By David L. Brown
As the world nears a dangerous period when supplies of oil and gas appear to be peaking, many nations are taking a new look at nuclear power. In his 2006 State of the Union Address, President Bush called for a renewal of nuclear power plant construction in the U.S. Other places, too, are thinking twice about the kneejerk reaction to halt nuclear development after the Three Mile Island and Chernobyl events.
The sad truth is that at the very time nations banned construction of nuclear plants, new and safer designs were just becoming available. The problems arose with older models—the Chernobyl plants were particularly primitive. Three Mile Island did not result in any significant danger to the public and should have been viewed as evidence that nuclear power could be relatively safe. Atomic power technology was at the threshold of a new era of safer, more efficient plants that would have helped reduce both carbon emissions and the reliance on fossil fuels. If continued, a large proportion of the world’s electricity needs today could be coming from clean nuclear plants.
But fear and political expediency brought development to a halt in most places. A major force driving the decisions by national governments to stop nuclear power projects has been the pressure from so-called “Greens,” activists who seem to be against anything and everything that is required for the continuance of humanity and the world economy.
Some countries did not turn away from nuclear power, and surprisingly one of those in the forefront of renewed develoopment of nuclear power is Ukraine, home of Chernobyl. Even there, Greens are providing the primary stumbling block but their efforts are not succeeding in holding back planned re-nuclearization. Here is the lede from an article on developments in Ukraine from Germany’s Spiegel Online (English Site):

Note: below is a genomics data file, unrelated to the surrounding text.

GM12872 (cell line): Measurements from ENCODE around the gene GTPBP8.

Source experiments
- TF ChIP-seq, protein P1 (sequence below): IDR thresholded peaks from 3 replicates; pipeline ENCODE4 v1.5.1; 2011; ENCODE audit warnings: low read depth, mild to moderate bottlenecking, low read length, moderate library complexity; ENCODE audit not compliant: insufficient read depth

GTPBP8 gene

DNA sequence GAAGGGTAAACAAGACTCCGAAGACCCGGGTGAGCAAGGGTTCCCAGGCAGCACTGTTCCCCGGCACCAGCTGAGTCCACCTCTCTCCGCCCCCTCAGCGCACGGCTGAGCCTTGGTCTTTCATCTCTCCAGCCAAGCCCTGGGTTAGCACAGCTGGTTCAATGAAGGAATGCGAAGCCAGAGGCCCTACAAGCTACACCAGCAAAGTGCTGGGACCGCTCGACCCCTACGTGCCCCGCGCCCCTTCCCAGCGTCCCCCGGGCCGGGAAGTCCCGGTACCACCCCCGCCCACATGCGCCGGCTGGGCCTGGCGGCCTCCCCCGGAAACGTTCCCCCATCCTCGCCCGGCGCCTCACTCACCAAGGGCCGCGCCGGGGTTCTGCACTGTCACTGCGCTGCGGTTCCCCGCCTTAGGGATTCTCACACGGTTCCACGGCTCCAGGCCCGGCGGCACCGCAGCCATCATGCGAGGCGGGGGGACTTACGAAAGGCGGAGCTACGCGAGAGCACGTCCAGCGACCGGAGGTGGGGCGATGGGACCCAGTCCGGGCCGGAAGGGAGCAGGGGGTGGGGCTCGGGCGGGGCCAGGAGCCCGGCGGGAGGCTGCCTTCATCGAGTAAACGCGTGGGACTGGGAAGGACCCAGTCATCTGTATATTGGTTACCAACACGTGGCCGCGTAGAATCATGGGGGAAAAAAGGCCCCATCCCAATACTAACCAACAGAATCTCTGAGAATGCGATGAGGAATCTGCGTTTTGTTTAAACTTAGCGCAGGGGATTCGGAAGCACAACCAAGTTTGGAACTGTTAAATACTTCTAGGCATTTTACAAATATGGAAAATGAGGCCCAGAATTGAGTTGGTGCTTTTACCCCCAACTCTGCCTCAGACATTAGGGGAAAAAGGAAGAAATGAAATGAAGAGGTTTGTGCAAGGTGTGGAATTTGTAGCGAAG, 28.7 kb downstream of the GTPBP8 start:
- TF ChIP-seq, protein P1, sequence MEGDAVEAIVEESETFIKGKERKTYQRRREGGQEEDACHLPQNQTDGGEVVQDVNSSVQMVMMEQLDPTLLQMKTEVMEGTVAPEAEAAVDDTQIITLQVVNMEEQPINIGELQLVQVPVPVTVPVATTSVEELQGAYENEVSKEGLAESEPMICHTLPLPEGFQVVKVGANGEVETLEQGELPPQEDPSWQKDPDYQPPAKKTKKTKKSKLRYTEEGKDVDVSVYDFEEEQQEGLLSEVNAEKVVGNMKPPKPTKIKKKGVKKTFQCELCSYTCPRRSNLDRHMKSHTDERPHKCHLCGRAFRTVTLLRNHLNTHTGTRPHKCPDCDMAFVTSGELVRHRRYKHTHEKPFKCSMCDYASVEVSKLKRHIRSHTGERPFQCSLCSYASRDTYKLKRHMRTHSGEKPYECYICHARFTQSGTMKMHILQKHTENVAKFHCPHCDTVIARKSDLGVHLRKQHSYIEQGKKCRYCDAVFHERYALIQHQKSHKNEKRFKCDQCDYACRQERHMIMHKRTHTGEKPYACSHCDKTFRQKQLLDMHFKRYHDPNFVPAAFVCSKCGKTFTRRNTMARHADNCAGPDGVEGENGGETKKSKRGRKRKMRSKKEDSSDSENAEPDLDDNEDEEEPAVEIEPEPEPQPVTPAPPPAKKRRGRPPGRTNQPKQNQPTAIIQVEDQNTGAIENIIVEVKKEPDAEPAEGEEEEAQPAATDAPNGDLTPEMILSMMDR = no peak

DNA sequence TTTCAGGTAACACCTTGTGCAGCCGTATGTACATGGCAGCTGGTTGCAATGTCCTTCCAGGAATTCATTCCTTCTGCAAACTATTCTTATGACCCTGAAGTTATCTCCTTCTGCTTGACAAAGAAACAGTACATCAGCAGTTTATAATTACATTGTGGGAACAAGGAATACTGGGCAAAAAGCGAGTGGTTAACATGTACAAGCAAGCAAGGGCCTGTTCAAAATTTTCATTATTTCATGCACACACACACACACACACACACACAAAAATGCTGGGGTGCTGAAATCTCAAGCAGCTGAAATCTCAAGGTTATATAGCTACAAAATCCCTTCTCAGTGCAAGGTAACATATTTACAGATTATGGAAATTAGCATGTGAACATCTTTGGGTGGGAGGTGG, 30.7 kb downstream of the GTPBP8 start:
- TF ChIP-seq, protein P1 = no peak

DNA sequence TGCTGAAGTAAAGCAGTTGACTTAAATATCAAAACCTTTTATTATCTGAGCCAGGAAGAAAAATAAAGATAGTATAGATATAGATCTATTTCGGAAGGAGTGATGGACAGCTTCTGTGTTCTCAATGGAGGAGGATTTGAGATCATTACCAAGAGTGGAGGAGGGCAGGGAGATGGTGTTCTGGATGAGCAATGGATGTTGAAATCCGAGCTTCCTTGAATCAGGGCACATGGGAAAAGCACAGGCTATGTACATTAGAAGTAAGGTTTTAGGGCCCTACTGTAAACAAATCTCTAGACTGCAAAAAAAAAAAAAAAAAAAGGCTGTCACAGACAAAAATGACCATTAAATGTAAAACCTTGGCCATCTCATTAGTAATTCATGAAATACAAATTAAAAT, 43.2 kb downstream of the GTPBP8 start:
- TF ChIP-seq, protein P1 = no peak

The Chernobyl disaster rattled the trust of Ukrainians in atomic power. But after a natural-gas showdown with Russia last winter, the nation is flirting with going nuclear again. Kiev wants to build 14 new reactors.
The explosion of reactor no. 4 in Chernobyl, Ukraine, in the early morning of April 26, 1986, is still the biggest civilian nuclear catastrophe the world has ever seen. Huge swaths of Europe were blanketed with radiation; helpless officials at the disaster site sent an unknown number of emergency personnel to their deaths. The calamity was a shock for the entire world — Ukrainians especially. Following the collapse of the Soviet Union in 1991, both the populace and the parliament of the newly independent Ukraine leaned against continuing with nuclear power and at the start of the 1990s, the parliament passed a moratorium on it, and no further reactors were to be built.But the memory of Chernobyl faded, as did awareness of the dangers and popular fear. Two new-model reactor blocks in Chmelnitzki and Rowno — about 80-percent complete in the ’90s — were recently finished despite the moratorium, and fired up two years ago. Old scruples vanished. A small, politically-insignificant group of Greens called for a nuclear phase-out this year before parliamentary elections in March — with no success. In the meantime, four still-active plants with 15 reactor blocks supply about half of Ukraine’s domestically-produced electricity. Read the rest.
Green activists who oppose nuclear power must be torn between the Devil and the Deep Blue Sea, because the main alternatives to nuclear power are pollution and CO2 producing fossil fuel plants. Even sustainable and clean energy projects such as wind power are all too often opposed by environmental activists on the grounds that they might harm wildlife, or merely because they are unsightly. In fact, it is a tragedy that the world has let a quarter century pass by with little effort toward developing sustainable nuclear power. Since the 1970s we have been able to build safe, clean, breeder reactors that produce their own fuel, the perfect answer to our planet’s energy needs.